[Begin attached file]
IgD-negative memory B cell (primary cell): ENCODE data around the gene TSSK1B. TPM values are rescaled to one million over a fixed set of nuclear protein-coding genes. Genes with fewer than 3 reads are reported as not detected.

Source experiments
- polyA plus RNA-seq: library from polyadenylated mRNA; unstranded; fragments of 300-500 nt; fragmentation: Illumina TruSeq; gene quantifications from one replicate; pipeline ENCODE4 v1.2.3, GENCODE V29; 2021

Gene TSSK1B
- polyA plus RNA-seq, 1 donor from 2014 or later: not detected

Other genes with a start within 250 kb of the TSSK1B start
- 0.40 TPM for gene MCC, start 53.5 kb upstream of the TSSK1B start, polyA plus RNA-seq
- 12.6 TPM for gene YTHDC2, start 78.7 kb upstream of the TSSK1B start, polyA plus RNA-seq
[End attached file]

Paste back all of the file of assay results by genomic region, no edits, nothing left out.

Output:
IgD-negative memory B cell (primary cell): ENCODE data around the gene TSSK1B. TPM values are rescaled to one million over a fixed set of nuclear protein-coding genes. Genes with fewer than 3 reads are reported as not detected.

Source experiments
- polyA plus RNA-seq: library from polyadenylated mRNA; unstranded; fragments of 300-500 nt; fragmentation: Illumina TruSeq; gene quantifications from one replicate; pipeline ENCODE4 v1.2.3, GENCODE V29; 2021

Gene TSSK1B
- polyA plus RNA-seq, 1 donor from 2014 or later: not detected

Other genes with a start within 250 kb of the TSSK1B start
- 0.40 TPM for gene MCC, start 53.5 kb upstream of the TSSK1B start, polyA plus RNA-seq
- 12.6 TPM for gene YTHDC2, start 78.7 kb upstream of the TSSK1B start, polyA plus RNA-seq